*Note, not Beth Bennett´s actual fingers.

It is a metre stick sectioned in tens. I use post it's for the numbers.
Can you add to the previous text that it can be used for fractions too please.

I´ve always wondered what that stick is for, I´ll be using that.

What is the most effective routine/method/system you use in the classroom?

         - Consistency, consistency, consistency.
If you say something will happen, good or bad, it should happen.

Consistently, this is a common answer.

If you had to pick 4 people (Twitter or otherwise) to invite to a dinner party who
would it be and why?

- My mum, who died when I was 14, just to have a catch up and let her know I did alright!
Seve Ballesteros - my mum's and my favourite golfer.
King Kenny (Dalglish) - my footballing hero.
Last but certainly not least, my darling husband, who usually does all the cooking. It would be a night off for him and he and my mum would get to meet each other.

What is the best and worst advice you have been given as a teacher?

- Best advice...it is not personal when children who are angry are swearing and calling you names. My favourite name that was shouted at me in the midst of a "moment" was "pigeonhead". This had followed an exchange during which I said "Please don't swear at me, I don't swear at you".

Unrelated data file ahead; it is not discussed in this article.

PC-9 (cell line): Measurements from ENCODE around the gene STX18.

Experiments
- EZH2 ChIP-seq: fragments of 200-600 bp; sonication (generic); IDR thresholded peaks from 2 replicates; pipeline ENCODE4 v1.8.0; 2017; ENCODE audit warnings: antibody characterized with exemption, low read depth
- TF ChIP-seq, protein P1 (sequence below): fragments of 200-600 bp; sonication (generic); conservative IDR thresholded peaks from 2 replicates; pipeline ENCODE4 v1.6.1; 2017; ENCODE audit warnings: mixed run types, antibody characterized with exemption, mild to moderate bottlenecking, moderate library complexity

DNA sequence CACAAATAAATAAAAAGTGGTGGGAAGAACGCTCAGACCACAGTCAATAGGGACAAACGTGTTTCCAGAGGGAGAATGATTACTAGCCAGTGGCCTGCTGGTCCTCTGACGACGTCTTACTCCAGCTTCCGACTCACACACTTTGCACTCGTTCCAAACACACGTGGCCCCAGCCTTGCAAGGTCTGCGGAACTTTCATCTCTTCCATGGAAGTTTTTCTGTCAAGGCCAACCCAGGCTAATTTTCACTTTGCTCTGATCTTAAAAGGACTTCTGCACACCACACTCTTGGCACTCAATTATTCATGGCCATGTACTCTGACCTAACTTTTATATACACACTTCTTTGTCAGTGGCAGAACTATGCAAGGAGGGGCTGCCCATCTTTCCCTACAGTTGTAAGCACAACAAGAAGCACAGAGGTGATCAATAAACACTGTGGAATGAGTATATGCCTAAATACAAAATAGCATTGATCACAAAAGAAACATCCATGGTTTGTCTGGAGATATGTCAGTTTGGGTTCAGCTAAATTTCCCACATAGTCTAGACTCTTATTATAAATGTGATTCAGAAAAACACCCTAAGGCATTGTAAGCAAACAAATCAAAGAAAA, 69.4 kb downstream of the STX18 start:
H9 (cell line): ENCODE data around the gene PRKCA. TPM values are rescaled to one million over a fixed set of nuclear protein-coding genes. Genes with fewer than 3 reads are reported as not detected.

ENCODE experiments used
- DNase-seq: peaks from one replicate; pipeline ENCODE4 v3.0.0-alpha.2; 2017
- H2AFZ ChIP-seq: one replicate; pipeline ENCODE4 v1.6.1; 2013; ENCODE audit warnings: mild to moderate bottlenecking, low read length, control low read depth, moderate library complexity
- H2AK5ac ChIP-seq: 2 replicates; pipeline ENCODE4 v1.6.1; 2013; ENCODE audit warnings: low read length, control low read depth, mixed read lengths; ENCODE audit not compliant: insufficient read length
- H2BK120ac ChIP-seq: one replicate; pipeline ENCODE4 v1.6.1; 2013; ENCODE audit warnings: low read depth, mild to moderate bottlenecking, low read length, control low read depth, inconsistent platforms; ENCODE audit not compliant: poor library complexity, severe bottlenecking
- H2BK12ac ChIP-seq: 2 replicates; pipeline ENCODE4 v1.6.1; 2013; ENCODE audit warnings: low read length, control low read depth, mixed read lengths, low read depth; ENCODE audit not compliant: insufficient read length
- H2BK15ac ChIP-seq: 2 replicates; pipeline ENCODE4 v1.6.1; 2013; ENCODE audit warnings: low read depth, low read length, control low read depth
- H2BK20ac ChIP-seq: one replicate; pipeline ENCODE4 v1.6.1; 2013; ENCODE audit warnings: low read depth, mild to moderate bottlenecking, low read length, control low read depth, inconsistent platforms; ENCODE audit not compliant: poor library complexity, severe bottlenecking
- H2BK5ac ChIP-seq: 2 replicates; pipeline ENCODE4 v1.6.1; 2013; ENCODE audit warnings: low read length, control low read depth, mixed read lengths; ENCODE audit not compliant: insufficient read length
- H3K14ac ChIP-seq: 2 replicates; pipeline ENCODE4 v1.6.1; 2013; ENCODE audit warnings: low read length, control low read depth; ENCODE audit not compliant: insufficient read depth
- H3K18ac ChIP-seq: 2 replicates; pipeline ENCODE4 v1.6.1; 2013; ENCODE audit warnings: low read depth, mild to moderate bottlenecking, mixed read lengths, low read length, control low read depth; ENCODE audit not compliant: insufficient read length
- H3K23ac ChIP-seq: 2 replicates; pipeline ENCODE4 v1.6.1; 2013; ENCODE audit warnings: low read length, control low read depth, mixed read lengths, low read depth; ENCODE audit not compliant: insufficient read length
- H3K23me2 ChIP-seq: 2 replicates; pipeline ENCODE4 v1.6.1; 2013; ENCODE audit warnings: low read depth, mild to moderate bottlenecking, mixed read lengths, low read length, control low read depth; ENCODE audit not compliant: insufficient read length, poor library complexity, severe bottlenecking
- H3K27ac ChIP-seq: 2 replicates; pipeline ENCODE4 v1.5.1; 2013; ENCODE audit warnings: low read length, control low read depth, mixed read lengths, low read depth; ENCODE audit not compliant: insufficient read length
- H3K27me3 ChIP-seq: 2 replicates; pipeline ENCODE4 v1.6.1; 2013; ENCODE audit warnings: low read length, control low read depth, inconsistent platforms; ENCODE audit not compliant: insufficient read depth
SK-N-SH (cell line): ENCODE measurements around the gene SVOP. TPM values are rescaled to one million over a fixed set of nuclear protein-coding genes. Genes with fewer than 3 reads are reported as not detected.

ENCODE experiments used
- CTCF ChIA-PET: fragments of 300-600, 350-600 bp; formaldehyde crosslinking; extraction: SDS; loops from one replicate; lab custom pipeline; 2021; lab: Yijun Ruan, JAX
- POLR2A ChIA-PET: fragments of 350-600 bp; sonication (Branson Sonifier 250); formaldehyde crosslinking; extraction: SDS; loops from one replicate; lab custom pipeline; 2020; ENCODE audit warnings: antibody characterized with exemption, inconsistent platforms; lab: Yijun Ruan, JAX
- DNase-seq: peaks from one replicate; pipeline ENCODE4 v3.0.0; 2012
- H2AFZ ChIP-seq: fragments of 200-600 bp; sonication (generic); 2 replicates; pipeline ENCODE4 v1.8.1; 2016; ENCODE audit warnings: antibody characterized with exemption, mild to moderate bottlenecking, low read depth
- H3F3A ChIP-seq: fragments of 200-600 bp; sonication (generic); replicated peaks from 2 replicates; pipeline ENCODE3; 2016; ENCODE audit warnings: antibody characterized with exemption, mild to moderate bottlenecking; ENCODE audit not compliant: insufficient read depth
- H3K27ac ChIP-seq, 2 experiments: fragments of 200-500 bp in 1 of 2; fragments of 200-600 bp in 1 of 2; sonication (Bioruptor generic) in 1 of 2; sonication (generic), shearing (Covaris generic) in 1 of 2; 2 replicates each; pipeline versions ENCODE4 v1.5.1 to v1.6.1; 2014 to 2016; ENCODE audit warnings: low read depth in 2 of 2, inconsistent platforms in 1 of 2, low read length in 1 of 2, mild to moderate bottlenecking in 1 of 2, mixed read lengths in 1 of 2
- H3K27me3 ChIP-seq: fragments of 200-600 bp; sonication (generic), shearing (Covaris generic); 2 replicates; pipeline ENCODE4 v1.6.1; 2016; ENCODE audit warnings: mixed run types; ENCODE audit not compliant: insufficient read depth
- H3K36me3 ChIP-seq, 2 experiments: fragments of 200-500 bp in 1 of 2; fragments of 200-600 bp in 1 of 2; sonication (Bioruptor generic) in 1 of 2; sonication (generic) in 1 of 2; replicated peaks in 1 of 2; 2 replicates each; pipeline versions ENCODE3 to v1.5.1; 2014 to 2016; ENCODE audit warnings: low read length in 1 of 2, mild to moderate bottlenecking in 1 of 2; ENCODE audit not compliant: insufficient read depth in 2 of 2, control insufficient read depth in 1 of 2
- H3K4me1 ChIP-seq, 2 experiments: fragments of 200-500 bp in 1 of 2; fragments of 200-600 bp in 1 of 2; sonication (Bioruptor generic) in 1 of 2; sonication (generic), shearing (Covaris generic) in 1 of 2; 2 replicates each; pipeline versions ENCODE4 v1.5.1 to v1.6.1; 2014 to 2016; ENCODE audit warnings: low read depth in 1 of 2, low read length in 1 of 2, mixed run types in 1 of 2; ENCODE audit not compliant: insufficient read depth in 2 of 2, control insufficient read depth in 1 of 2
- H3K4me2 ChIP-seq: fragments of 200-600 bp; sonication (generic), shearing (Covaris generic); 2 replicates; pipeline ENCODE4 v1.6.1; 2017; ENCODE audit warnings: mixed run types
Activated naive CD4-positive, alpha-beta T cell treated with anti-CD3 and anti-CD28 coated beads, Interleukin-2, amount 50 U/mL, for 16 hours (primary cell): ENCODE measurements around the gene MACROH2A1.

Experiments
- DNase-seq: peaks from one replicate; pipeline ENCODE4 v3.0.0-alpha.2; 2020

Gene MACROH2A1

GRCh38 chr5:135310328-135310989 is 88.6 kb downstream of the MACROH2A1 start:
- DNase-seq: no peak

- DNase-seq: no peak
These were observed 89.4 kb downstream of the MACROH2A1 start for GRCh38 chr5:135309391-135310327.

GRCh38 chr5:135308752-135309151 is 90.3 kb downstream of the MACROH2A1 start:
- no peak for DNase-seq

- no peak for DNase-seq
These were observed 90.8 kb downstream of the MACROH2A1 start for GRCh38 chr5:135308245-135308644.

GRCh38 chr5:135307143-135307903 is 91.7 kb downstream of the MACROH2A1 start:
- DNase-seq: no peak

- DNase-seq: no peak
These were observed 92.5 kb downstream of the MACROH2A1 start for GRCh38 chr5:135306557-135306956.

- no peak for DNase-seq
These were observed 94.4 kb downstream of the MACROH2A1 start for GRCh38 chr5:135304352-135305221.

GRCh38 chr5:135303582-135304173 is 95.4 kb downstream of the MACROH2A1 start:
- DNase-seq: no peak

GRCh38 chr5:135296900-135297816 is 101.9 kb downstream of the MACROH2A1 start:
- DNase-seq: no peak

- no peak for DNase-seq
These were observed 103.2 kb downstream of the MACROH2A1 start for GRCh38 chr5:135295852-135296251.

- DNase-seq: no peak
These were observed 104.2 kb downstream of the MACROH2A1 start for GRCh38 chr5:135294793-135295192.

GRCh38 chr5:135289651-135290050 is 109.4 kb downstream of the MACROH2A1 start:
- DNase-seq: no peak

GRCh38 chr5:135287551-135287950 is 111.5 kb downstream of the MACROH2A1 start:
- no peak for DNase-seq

Worst advice...put everything on this list into a lesson and you will be an outstanding teacher.

Final Question: What drives you as a teacher?

         - What drives me as a teacher is trying to get it right for the children. As teachers we are there to make sure they can be the best that they can be, enabling them to aspire to things that might seem unachievable. This might be my 31st year in teaching coming up in September, but for the children it is their first and only year in whatever year group they will be in, so it needs to be the best it can be for them.

If you could choose one person who you´d love to have the bbc interview treatment, who would it be and why?

- Who next...@whatonomy please, because you are never sure what you are going to get with him.